Calgary Takes Chicken Owner to Court


An intrepid urban chicken fan has taken on more than Calgary’s city hall. He has taken on Canada’s commitment to the right to food.

Paul Hughes is a veteran and single father who lives on a disability pension. He sees raising chickens as a constitutional right. So in 2009 he called city hall to report an illegal chicken coop. The coop was his.

He was acting in solidarity with a Calgary woman who had been fined for keeping three chickens in her backyard. Hughes considered the city’s ban on urban chickens a violation of Section 15 of the Canadian Charter of Rights and Freedoms, which states:

Every individual is equal before and under the law and has the right to the equal protection and equal benefit of the law without discrimination…

Hughes insisted Calgary’s bylaw was unconstitutional because some Canadian cities allow urban chickens. He also asserted Article 25 of the United Nations Universal Declaration of Human Rights was at issue:

Everyone has the right to a standard of living adequate for the health and well-being of himself and of his family, including food, clothing, housing and medical care and necessary social services, and the right to security in the event of unemployment, sickness, disability, widowhood, old age or other lack of livelihood in circumstances beyond his control.

Next: The City Moves Against Hughes

The city gave Hughes two warnings and then served him with notice of a bylaw infraction. The founder of CLUCK (Canadian Liberated Urban Chicken Klub), refused to budge. On March 2, 2010, he told The Calgary Journal, “As an urban farmer feeding my child I’m considered an outlaw and a criminal by my city, and that’s fundamentally wrong.”

Four months later the city upped the ante and issued Hughes a court summons. By that time the city had turned down a proposal from its bylaw department to try a poultry pilot project that could be monitored and assessed before becoming city wide. Hughes told The Calgary Sun he was planning to ignore the $200 fine and take his case to court.

He had a chance to do that this spring. Provincial court judge Catherine Skene heard the case and told Hughes she would give her decision in September. People in Canadian cities with bans against urban hens will be watching the decision to see if it moves their cause forward or sets it back.

During the years this case has been simmering, dozens of municipalities around North America have approved bylaws that allow backyard hens (not roosters). Others have turned down similar proposals.

The arguments pro and con include food security, animal welfare, predators, noise and sanitation, but that is a story for the next post.


Related Care2 Stories

Urban Chickens Moving from Barnyards to Your Backyard

Urban Farmer Told to Shut Down or Face Legal Action

Urban Businesses Cater to Growing Crop of City Farmers


Photo credits: Thinkstock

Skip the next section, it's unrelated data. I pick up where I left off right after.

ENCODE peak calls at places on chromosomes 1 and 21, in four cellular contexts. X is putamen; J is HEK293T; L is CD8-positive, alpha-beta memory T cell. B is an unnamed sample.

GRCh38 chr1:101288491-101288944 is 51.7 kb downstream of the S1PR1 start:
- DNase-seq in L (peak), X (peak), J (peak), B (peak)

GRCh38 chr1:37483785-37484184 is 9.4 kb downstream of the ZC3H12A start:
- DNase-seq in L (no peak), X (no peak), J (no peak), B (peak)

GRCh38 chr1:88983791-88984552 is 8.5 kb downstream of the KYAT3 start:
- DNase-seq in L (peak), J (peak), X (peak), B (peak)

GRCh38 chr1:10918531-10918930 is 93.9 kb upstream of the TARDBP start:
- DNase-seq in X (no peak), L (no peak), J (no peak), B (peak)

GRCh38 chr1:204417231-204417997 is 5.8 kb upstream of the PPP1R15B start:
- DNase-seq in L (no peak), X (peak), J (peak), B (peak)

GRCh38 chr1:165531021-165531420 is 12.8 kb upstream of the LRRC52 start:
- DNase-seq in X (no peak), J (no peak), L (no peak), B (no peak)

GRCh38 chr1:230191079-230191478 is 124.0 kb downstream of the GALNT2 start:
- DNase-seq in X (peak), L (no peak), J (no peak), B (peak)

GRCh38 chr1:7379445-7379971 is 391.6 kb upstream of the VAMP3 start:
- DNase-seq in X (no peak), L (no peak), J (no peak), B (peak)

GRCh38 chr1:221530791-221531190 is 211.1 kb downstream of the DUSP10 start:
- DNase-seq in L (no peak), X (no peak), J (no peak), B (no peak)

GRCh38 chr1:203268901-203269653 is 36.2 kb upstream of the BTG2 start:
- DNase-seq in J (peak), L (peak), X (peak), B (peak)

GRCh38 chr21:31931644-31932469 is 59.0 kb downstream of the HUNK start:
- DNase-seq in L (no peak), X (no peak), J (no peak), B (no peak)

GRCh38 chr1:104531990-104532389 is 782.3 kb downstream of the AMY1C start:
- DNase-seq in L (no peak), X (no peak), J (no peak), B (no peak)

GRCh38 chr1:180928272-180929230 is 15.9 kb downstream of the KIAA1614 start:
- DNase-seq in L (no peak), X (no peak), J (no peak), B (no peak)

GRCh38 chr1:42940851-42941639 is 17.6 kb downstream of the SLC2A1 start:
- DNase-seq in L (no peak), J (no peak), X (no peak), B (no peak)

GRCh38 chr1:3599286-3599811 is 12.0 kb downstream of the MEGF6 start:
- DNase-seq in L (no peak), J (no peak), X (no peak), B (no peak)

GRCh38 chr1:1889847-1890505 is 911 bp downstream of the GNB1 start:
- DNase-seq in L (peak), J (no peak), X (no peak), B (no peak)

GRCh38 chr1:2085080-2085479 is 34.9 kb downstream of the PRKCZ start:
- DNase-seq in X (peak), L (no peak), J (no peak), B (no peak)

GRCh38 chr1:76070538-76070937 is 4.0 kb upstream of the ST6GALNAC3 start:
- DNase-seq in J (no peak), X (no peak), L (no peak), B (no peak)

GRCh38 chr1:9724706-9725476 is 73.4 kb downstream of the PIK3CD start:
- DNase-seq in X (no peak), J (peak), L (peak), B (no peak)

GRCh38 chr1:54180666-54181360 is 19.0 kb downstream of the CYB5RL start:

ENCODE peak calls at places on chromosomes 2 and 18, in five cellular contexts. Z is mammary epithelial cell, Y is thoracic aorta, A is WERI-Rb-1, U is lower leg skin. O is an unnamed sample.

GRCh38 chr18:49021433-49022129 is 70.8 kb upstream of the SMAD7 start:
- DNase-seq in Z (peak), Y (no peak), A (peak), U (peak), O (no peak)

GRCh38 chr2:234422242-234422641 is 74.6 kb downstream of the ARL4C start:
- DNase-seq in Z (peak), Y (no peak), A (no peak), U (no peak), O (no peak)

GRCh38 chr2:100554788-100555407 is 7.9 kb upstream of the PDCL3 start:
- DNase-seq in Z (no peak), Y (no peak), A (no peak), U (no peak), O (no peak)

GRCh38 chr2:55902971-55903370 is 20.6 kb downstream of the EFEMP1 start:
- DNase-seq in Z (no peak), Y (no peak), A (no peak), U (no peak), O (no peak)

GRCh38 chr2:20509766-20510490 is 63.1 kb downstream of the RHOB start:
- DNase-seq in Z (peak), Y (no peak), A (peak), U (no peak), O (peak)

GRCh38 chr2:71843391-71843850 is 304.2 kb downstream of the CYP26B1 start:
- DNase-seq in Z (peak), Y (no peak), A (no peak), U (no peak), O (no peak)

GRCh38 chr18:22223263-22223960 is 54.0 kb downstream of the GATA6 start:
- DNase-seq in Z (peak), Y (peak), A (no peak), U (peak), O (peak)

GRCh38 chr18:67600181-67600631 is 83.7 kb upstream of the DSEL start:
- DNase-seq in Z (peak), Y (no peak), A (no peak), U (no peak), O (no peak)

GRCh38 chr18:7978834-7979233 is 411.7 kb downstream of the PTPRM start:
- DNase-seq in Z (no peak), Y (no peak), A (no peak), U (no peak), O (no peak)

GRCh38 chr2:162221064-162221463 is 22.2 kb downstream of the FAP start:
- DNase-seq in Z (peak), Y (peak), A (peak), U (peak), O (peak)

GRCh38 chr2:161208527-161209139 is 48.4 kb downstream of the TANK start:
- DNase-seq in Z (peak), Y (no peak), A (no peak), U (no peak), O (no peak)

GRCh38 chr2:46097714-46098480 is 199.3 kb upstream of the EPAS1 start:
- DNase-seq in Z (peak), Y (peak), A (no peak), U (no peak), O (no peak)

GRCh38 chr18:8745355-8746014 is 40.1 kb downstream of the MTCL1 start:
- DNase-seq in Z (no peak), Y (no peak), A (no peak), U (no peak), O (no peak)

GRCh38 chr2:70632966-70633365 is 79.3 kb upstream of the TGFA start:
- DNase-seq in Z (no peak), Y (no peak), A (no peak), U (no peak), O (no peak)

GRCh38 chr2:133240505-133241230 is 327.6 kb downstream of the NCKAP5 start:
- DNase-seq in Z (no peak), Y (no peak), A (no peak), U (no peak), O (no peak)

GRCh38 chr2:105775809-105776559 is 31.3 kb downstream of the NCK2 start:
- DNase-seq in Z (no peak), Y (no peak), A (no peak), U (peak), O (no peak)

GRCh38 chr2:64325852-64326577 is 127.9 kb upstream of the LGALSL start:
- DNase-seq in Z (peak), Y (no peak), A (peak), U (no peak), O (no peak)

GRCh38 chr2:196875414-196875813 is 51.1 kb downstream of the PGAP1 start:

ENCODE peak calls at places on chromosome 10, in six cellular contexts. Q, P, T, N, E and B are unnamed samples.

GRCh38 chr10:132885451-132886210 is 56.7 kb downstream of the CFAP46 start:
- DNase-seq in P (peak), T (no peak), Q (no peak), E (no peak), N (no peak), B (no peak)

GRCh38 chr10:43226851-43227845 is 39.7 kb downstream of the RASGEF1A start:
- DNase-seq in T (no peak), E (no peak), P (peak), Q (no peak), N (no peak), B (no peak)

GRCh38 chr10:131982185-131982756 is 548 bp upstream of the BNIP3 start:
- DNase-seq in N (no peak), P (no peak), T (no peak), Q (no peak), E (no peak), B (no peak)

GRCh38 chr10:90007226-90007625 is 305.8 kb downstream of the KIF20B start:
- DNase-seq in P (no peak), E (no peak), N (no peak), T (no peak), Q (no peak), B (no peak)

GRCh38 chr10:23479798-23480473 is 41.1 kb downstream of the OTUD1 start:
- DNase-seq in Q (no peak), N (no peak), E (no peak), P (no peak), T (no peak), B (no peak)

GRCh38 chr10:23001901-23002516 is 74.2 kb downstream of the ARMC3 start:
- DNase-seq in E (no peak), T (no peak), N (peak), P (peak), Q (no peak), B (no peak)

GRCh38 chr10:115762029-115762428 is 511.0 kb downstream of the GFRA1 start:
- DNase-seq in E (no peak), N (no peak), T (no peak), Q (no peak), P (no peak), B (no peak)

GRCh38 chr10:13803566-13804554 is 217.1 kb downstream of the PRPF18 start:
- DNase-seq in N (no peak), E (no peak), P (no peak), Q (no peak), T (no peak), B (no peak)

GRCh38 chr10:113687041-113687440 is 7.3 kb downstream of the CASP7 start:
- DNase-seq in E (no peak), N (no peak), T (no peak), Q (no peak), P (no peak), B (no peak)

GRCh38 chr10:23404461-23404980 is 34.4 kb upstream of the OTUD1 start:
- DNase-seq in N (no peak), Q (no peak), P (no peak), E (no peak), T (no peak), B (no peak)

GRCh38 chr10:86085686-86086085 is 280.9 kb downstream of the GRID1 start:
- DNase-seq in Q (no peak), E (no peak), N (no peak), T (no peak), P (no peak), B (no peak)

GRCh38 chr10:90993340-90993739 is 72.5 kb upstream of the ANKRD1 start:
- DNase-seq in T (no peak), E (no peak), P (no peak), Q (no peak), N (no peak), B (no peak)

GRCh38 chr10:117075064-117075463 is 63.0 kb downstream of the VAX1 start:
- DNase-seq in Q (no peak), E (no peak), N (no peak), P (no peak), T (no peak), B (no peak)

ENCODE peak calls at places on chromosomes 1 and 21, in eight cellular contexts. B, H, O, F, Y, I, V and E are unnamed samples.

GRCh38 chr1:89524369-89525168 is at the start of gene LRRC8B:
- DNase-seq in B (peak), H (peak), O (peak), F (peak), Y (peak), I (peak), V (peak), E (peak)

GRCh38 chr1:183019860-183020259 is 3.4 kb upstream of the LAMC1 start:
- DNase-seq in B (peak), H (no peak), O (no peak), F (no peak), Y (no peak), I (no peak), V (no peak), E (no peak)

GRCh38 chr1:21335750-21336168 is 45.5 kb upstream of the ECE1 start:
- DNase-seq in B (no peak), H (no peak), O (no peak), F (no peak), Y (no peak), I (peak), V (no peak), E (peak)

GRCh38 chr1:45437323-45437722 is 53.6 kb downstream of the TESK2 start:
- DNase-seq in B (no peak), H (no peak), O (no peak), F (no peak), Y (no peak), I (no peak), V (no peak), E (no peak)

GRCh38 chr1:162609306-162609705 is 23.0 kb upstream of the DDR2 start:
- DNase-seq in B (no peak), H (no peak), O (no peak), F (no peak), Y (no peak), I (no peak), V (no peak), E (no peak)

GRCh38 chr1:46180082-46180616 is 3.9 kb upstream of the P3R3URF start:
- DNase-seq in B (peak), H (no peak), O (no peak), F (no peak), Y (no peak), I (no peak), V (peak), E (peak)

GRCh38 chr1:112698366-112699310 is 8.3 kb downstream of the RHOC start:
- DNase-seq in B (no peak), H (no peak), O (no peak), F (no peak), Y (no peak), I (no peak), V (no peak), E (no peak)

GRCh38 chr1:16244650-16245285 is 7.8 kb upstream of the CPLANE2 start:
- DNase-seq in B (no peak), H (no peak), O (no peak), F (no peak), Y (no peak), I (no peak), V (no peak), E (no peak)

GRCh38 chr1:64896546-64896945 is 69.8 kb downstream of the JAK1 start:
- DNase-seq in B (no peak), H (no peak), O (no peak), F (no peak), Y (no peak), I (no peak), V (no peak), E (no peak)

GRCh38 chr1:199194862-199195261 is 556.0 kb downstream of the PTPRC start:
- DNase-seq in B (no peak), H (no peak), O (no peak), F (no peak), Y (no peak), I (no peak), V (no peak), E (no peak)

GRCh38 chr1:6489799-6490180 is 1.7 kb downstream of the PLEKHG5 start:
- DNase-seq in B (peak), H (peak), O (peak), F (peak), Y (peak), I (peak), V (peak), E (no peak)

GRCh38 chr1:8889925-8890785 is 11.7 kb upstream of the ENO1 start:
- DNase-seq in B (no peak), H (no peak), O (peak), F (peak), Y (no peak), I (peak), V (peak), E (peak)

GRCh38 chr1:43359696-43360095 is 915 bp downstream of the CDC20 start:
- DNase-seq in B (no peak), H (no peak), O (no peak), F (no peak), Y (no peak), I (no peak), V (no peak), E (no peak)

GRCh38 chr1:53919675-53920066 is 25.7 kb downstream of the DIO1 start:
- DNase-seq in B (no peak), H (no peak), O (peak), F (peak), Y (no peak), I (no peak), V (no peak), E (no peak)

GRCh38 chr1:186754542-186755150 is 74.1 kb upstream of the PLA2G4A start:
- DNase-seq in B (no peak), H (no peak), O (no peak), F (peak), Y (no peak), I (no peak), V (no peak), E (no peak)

Jim Ven
Jim Ven1 years ago

thanks for sharing.

Mark Donners
Mark Donner5 years ago

Unless those chickens are being raised purely for their eggs, let him rot in prison. I have no sympathy for any backyard (or factory) animal killers.

Carole H.
Carole H5 years ago

As long as there are also by-laws that cover the well being of the chickens and the conditions they are kept in I think it is a great idea. Obviously if some are kept in unhygenic conditions or crowded conditions these particular ones should not be allowed but that is something that the safeguard by-laws, as I said, should be able to deal with.

Danuta Watola
Danuta W5 years ago

Thanks for posting.

Debra Sherwood
Debra meade6 years ago

I would not want my neighbour to have chickens.

Past Member
Past Member 6 years ago

So Calgary bans chickens but approves of horse-killing/maiming chuckwagon races . . .

Alexandra Rodda
Alexandra Rodda6 years ago

Chickens require care and proper housing, otherwise they may cause health issues due to attracting mice and rats if their feed is not secured from rodents and also the excreta of the chickens may cause allergies and infections if cleanliness is not maintained. For these reasons, especially in crowded neighborhoods, a lot of municipalities ban the keeping of chickens.

diana malko
diana malko6 years ago


Winn Adams
Winn A6 years ago


Laura D.
Laura D6 years ago

@Anita--well considering that bird droppings incorporate the feces (the dark matter), urates (the white part), and urine (which is clear and not to readily visible unless there is polyuria), I'm not sure how one would make too much of a distinction. It all comes out the bird's cloaca in one clump (same place as the eggs!). Chicken farmers aren't going to collect the guano and separate it into its component parts The whole bird dropping will smell just from the urine/urates portion.

I really see no issue with urban chickens provided that the poultry owners will keep the coops clean daily. Really, how is it any different than insuring you keep your dog clean? Also, a few hens are one thing, but roosters and their crowing is another.